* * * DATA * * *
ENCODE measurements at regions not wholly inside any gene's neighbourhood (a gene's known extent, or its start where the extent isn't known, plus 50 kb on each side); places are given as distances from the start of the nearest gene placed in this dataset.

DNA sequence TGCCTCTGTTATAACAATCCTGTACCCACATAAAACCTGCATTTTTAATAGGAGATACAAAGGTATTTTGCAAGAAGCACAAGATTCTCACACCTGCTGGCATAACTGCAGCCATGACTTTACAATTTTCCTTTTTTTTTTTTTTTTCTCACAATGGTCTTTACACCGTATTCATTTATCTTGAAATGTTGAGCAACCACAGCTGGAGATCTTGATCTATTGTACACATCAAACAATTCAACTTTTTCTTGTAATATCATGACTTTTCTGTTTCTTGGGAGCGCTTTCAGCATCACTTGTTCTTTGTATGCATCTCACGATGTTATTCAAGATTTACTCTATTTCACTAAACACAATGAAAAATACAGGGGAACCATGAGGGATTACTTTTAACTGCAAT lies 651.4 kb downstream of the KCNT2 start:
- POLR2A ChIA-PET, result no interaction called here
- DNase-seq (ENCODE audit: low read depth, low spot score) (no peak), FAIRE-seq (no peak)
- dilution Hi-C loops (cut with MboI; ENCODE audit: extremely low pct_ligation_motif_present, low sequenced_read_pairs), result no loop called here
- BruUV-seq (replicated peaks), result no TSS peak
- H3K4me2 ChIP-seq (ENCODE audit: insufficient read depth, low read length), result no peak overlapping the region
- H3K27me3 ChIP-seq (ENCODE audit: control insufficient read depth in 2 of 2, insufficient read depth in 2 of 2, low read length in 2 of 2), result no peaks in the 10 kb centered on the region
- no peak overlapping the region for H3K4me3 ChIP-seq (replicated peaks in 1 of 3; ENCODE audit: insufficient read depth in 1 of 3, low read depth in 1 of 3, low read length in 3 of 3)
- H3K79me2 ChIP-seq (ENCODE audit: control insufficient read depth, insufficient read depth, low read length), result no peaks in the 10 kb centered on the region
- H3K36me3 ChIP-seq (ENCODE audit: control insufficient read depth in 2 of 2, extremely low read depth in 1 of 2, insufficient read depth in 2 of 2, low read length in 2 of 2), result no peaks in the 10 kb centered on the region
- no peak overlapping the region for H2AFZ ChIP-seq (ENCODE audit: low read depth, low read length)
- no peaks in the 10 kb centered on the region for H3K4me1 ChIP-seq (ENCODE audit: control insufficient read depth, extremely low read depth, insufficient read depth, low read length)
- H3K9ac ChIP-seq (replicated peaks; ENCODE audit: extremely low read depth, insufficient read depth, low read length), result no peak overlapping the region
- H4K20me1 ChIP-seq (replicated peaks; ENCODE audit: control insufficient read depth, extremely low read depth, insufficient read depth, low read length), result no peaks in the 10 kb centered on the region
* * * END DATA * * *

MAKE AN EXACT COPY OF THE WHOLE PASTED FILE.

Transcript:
ENCODE measurements at regions not wholly inside any gene's neighbourhood (a gene's known extent, or its start where the extent isn't known, plus 50 kb on each side); places are given as distances from the start of the nearest gene placed in this dataset.

DNA sequence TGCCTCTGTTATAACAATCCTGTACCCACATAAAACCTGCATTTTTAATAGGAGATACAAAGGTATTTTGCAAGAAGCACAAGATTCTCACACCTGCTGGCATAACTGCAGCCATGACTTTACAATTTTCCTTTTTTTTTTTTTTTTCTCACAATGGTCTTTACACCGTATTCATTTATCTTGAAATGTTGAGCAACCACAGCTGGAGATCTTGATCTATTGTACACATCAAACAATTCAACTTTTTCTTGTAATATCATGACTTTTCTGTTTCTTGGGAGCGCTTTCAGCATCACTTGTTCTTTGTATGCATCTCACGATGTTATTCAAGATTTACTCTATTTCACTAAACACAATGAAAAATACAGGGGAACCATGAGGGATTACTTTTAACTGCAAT lies 651.4 kb downstream of the KCNT2 start:
- POLR2A ChIA-PET, result no interaction called here
- DNase-seq (ENCODE audit: low read depth, low spot score) (no peak), FAIRE-seq (no peak)
- dilution Hi-C loops (cut with MboI; ENCODE audit: extremely low pct_ligation_motif_present, low sequenced_read_pairs), result no loop called here
- BruUV-seq (replicated peaks), result no TSS peak
- H3K4me2 ChIP-seq (ENCODE audit: insufficient read depth, low read length), result no peak overlapping the region
- H3K27me3 ChIP-seq (ENCODE audit: control insufficient read depth in 2 of 2, insufficient read depth in 2 of 2, low read length in 2 of 2), result no peaks in the 10 kb centered on the region
- no peak overlapping the region for H3K4me3 ChIP-seq (replicated peaks in 1 of 3; ENCODE audit: insufficient read depth in 1 of 3, low read depth in 1 of 3, low read length in 3 of 3)
- H3K79me2 ChIP-seq (ENCODE audit: control insufficient read depth, insufficient read depth, low read length), result no peaks in the 10 kb centered on the region
- H3K36me3 ChIP-seq (ENCODE audit: control insufficient read depth in 2 of 2, extremely low read depth in 1 of 2, insufficient read depth in 2 of 2, low read length in 2 of 2), result no peaks in the 10 kb centered on the region
- no peak overlapping the region for H2AFZ ChIP-seq (ENCODE audit: low read depth, low read length)
- no peaks in the 10 kb centered on the region for H3K4me1 ChIP-seq (ENCODE audit: control insufficient read depth, extremely low read depth, insufficient read depth, low read length)
- H3K9ac ChIP-seq (replicated peaks; ENCODE audit: extremely low read depth, insufficient read depth, low read length), result no peak overlapping the region
- H4K20me1 ChIP-seq (replicated peaks; ENCODE audit: control insufficient read depth, extremely low read depth, insufficient read depth, low read length), result no peaks in the 10 kb centered on the region